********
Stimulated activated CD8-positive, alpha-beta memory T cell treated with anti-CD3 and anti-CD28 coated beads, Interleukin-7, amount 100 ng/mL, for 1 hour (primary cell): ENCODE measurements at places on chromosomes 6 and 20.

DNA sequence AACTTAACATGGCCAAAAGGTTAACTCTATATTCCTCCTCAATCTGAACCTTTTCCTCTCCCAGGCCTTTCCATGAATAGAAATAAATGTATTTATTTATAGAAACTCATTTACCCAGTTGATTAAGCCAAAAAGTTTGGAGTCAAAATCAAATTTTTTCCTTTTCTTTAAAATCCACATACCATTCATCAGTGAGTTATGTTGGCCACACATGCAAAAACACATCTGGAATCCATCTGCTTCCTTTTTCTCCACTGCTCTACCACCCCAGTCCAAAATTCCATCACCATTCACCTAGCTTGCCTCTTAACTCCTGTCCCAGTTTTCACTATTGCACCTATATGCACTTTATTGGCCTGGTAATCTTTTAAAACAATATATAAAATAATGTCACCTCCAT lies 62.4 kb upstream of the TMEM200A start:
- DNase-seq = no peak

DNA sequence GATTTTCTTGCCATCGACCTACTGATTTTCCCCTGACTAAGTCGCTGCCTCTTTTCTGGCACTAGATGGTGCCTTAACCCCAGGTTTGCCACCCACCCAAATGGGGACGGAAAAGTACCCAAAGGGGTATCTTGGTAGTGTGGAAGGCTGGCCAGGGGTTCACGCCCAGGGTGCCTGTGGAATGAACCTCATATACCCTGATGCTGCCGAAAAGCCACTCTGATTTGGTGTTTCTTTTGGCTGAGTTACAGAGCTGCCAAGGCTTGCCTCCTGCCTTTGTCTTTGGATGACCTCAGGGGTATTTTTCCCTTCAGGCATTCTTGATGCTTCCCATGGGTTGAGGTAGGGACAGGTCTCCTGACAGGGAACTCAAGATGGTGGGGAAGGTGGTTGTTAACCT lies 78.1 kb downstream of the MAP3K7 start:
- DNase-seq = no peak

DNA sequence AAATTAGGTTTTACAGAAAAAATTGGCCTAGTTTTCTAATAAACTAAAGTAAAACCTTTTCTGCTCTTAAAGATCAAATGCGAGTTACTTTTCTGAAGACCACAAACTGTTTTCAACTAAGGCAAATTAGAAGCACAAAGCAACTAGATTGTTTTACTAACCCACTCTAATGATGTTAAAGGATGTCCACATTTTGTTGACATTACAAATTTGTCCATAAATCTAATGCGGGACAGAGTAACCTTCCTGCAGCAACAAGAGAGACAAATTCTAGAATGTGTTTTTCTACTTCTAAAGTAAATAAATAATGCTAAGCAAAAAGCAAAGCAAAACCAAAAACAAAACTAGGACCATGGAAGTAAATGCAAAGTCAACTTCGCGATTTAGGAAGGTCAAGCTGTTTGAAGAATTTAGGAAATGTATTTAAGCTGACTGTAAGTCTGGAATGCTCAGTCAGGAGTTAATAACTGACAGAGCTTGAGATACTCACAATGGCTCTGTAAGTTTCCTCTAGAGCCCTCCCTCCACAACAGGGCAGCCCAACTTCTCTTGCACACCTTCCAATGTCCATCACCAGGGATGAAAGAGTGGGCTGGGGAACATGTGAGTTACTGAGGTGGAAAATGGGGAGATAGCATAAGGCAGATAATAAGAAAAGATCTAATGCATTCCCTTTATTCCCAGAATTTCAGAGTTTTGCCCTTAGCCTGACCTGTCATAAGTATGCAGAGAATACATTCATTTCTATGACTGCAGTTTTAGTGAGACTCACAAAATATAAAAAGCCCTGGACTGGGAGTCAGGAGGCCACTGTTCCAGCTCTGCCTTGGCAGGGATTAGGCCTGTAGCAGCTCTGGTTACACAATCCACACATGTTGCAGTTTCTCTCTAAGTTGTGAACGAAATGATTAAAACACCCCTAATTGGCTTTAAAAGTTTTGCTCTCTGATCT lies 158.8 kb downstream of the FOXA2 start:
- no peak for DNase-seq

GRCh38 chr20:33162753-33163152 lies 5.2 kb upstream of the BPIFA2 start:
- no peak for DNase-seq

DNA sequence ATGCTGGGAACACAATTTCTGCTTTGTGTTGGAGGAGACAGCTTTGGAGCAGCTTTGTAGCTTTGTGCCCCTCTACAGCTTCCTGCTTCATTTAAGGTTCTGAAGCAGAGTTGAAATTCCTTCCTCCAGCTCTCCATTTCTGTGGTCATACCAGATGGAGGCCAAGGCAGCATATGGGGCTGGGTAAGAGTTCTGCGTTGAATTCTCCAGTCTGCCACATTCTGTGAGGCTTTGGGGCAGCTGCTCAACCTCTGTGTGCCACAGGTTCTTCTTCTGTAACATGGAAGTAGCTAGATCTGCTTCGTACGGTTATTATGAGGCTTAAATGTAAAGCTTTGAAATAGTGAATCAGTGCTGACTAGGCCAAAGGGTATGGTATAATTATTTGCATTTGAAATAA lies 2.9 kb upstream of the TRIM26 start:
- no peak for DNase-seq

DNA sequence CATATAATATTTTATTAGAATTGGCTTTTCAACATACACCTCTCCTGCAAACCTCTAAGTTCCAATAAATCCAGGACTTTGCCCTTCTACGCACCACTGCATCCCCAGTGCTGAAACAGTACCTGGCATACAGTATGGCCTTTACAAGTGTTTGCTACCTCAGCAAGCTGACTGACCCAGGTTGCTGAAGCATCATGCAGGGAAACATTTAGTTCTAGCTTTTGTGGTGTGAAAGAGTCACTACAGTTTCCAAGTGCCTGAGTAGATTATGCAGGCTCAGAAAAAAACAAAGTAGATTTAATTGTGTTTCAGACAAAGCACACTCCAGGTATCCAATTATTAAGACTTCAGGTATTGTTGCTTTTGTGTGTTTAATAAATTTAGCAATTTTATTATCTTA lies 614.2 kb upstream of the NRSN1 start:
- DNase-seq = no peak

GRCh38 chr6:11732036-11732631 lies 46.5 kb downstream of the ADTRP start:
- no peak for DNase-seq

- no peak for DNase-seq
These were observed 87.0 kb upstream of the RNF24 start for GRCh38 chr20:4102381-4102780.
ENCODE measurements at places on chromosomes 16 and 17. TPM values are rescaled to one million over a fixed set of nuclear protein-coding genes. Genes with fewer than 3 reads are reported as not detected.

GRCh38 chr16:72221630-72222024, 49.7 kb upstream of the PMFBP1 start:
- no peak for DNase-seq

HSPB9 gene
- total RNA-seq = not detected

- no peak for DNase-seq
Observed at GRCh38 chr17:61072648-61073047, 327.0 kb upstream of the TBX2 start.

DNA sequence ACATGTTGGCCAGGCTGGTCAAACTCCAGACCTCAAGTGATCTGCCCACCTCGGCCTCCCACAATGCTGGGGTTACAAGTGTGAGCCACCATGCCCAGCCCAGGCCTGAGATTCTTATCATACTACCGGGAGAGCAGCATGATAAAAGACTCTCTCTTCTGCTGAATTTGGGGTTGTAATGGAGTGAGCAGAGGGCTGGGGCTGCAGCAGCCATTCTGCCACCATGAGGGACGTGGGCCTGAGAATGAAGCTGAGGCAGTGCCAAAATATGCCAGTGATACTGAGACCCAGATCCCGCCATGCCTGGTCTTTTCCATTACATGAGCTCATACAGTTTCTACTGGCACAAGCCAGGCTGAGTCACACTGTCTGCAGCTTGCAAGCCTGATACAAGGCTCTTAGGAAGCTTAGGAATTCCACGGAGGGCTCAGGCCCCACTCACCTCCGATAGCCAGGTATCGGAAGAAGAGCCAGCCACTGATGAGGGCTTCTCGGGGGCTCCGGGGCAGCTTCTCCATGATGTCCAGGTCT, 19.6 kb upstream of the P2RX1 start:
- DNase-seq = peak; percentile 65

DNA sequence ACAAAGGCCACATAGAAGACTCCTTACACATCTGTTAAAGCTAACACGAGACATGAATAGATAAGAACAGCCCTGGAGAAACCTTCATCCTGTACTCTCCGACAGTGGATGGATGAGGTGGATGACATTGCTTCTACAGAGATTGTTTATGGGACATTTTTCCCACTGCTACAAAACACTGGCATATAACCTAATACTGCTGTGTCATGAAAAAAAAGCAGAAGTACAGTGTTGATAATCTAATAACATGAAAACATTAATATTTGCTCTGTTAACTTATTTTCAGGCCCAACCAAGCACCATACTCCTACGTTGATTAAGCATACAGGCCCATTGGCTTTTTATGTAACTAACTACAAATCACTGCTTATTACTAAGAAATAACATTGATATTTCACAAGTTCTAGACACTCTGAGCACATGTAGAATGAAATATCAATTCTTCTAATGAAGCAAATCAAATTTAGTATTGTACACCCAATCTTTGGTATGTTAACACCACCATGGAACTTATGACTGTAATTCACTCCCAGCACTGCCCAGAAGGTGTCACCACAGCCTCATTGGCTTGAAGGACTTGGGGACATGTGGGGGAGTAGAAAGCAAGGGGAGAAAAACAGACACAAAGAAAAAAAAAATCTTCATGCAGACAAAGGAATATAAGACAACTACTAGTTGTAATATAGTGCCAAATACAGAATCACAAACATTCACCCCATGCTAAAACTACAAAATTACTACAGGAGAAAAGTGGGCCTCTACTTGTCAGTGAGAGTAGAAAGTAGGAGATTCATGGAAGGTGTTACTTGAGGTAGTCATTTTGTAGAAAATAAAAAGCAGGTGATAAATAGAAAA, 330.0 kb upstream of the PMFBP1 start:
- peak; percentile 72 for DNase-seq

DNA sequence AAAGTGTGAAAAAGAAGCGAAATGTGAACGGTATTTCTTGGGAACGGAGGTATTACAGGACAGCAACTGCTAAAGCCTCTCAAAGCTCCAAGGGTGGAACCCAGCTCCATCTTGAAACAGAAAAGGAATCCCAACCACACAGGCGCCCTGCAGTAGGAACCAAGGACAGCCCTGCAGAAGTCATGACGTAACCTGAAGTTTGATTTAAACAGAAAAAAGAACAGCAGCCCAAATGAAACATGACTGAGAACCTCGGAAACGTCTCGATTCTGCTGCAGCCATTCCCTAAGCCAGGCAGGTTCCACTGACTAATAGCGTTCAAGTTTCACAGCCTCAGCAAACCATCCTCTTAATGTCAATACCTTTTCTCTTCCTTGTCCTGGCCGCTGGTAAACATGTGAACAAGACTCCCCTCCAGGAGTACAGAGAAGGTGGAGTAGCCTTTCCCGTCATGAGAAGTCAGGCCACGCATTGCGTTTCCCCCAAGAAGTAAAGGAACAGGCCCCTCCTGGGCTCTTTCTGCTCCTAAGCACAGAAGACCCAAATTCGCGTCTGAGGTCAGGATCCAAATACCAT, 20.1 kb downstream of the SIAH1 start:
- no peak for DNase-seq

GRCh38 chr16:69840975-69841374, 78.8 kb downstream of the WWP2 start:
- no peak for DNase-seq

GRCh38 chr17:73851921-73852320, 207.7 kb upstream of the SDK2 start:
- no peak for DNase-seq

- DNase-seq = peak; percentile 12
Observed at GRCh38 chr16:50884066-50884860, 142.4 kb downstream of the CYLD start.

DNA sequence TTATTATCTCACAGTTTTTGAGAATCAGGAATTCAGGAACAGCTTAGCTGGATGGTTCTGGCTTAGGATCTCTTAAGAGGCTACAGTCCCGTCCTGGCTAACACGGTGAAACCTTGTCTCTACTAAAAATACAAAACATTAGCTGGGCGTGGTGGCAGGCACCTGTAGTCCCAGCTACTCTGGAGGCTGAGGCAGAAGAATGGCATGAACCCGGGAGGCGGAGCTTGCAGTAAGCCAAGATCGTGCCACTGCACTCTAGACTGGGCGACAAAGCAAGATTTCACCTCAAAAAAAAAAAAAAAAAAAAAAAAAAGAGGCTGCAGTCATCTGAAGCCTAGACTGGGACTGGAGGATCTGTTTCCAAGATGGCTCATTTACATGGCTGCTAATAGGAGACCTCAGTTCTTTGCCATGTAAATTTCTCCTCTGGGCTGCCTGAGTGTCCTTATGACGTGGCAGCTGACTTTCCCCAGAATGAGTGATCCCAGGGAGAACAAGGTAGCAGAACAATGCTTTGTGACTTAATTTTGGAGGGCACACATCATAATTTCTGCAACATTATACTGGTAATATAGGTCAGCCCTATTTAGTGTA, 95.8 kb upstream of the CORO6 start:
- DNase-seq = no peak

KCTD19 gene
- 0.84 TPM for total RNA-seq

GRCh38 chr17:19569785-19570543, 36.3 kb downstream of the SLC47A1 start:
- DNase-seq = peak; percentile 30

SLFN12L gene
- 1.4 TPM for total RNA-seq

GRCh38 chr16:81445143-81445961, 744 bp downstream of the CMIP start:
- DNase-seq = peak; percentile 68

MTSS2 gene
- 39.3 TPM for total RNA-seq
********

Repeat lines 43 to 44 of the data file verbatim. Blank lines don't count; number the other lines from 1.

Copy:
SLFN12L gene
- 1.4 TPM for total RNA-seq